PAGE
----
So much depressing news is coming out of Washington that it was a relief to attend an event last week and leave with a bit of optimism about a local problem.
The source of the optimism was a talk by UCLA Professor Pedro Noguera at East High School. Noguera's topic – America's failure to invest enough in overcoming poverty's effects on school children – was important, and he's an inspiring speaker.
But equally important was who brought Noguera here: His talk was part of his two-day visit to East, sponsored by the University of Rochester's Warner School of Education.
Several years ago, academic achievement at East had gotten so bad that the state ordered the school district to find a way to improve it or shut it down. School board President Van White turned to the university's Warner School, which is now managing the operation of the school – with the intense involvement of UR President Joel Seligman.
I haven't seen a major community leader step this firmly to the side of Rochester's public schools since the night in the late 1960's when I watched Xerox President Joe Wilson address a highly emotional school board meeting, adding his voice, and his clout, to those urging the integration of Rochester's schools.
At the heart of the integration movement was concern over the growing isolation of the city's poorest children into schools where nearly every other child was also poor. And, of course, black or Hispanic.
The concentration of the city's poverty was having a terrible impact, on neighborhoods, on families, and on children. Since then, the number of people in poverty has grown. And so has the impact – on children and on city schools.
Despite abundant evidence, the broad public still refuses to recognize that concentrated poverty is the reason for the schools' low achievement and graduation rates. Instead, the school district gets the blame.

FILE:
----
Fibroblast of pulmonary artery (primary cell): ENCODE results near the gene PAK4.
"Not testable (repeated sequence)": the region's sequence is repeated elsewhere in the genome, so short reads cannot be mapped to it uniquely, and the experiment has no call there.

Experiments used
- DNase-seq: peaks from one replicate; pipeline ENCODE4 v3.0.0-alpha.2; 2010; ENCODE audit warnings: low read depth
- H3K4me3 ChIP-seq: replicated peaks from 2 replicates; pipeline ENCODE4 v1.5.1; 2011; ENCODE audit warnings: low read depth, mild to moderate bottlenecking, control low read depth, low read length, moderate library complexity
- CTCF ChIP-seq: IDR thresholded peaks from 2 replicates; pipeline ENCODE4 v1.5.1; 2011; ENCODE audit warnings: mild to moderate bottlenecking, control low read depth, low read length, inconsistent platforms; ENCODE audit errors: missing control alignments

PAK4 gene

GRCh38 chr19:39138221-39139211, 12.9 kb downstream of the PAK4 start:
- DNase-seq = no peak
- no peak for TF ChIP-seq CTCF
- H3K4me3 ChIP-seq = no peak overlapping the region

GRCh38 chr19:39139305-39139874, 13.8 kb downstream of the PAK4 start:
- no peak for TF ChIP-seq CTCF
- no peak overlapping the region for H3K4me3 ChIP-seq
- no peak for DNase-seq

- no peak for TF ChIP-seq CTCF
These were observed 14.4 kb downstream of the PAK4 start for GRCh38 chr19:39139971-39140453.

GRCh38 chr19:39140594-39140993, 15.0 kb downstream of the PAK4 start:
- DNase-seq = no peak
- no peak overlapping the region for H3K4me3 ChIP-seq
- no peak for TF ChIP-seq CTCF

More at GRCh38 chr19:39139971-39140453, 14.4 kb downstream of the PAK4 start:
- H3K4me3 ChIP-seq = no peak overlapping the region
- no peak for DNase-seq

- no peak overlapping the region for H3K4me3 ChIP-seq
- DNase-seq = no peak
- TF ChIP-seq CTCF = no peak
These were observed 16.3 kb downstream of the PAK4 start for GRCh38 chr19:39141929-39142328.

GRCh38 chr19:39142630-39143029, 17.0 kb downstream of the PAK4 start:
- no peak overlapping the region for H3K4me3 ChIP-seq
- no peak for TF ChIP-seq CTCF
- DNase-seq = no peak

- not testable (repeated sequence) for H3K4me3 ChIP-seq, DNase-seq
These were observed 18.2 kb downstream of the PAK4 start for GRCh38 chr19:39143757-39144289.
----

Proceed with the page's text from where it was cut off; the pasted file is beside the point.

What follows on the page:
Teachers, schools, children, parents: all can do a better job. But they are facing an enormous challenge, and that challenge is the concentrated poverty and its effects. Schools cannot overcome those effects by themselves.
That's part of Pedro Noguera's message, it is something that the president of the University of Rochester seems to have understood and taken to heart. Significantly, he has put the resources and the name of the university to work at East High School.
In his talk, Noguera paid tribute to that. Not many universities in this country are doing what the UR is doing, he said. "A university has staked its reputation on getting this school" to where it needs to be, he said. "That is something that is not typical."
"I hope," he said, "that it would become a model."
Seligman has continued to be personally involved in the East partnership, and in his brief remarks before Noguera spoke, Seligman said it has been "a real education" for him.
"The issues are complex," he said, "and they're hard." He emphasized "how much perseverance, how much patience is required" to be successful in an urban school effort like this one.
And Seligman was clear: the UR is in this for the long haul. "This is the second year" of the East-UR partnership, he said. "We have many years to go."
"We are committed to East High School," he said, "because we are the University of Rochester."
That attitude, exhibited by the head of one of the most important institutions in the region, is worth spreading to every college and university president and every corporate CEO in the area. On its own, the UR can't work miracles. But it has clout in the community. It can set the tone. It can inspire. It can insist that other community leaders join it.
Seligman's message at East – and his enthusiastic reception of the message Noguera delivered – gives me hope that he'll help the UR do just that.
Next week: more on Noguera's message.